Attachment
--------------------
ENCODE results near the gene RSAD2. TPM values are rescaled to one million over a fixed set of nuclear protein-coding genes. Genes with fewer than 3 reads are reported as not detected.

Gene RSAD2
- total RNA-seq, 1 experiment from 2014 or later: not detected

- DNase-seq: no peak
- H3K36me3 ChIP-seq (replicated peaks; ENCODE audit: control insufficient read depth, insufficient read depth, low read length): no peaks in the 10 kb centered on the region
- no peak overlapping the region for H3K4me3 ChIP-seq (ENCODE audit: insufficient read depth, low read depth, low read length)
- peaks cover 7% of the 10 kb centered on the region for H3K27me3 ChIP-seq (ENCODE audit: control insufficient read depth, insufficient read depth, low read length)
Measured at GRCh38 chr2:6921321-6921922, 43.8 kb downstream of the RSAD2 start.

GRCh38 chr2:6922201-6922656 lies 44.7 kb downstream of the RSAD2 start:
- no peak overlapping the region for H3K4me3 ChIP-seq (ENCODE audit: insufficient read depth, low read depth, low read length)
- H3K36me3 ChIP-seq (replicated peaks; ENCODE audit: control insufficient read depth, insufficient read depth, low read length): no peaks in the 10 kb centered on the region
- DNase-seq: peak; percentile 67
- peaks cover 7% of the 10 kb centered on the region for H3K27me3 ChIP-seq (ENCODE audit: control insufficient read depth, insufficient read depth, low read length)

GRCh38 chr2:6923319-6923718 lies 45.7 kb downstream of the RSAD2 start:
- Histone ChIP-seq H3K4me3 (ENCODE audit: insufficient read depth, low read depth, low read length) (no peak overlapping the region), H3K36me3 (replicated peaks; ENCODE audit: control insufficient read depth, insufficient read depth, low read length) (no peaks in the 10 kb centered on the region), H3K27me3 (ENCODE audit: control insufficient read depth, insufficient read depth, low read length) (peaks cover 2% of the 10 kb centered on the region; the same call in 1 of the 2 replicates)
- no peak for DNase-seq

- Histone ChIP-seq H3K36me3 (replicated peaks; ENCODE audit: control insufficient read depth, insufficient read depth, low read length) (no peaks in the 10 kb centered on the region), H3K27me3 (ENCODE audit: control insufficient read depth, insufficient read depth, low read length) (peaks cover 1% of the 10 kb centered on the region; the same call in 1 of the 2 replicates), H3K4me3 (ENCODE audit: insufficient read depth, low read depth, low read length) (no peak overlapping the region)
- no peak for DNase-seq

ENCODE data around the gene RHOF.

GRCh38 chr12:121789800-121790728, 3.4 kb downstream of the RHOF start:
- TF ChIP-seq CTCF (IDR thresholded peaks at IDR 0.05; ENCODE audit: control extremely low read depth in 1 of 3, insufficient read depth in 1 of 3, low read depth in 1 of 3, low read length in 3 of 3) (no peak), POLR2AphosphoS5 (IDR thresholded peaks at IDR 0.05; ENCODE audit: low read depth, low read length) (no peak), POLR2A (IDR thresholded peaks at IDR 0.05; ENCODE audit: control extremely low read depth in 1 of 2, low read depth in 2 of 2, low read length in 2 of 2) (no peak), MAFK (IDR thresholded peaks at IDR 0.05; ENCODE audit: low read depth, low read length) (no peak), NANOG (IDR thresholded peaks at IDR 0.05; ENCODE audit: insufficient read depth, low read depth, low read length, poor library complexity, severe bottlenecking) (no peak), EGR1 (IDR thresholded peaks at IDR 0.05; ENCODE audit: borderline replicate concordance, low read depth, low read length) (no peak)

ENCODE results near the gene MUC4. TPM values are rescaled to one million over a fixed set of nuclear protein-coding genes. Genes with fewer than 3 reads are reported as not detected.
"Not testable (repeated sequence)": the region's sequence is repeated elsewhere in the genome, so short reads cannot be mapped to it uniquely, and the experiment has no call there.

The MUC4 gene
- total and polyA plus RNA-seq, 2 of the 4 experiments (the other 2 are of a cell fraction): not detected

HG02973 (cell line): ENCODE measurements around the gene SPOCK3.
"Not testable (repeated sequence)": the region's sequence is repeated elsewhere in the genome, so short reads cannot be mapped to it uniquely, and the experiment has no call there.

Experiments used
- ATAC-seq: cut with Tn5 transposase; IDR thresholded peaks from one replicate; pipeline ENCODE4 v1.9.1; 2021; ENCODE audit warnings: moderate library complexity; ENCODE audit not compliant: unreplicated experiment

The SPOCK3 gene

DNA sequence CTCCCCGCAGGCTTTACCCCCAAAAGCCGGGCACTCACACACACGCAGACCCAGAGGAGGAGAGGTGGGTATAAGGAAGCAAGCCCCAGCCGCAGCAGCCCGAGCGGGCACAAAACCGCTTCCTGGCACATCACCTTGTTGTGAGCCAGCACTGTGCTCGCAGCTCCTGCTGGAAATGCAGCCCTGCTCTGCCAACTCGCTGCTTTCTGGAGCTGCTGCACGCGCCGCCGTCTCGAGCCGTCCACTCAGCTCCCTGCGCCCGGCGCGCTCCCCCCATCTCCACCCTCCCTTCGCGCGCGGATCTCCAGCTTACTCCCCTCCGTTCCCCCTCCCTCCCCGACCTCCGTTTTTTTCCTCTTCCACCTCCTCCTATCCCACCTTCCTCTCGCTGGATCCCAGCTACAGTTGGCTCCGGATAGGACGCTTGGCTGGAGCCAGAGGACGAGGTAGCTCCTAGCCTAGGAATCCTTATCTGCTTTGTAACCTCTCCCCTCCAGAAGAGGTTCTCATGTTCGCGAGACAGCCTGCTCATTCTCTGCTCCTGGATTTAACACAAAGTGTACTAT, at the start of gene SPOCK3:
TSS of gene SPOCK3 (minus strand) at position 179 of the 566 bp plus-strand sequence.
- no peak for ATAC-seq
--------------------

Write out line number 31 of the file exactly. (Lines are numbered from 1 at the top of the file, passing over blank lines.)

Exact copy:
DNA sequence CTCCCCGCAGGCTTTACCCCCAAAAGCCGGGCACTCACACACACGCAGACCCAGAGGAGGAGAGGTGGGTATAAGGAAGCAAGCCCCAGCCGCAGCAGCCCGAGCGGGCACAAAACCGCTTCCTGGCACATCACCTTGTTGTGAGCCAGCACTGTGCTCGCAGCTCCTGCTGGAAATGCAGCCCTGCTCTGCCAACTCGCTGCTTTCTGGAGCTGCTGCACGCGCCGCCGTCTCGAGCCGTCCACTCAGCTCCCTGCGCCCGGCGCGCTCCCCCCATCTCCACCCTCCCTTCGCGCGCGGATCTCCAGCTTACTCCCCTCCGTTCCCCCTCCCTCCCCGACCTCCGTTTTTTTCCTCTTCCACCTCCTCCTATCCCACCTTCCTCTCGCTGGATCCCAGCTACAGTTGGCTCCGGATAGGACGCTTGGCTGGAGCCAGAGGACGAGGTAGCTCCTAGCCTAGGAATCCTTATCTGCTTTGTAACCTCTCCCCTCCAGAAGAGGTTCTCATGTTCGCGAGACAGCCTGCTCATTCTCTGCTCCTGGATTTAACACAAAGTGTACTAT, at the start of gene SPOCK3: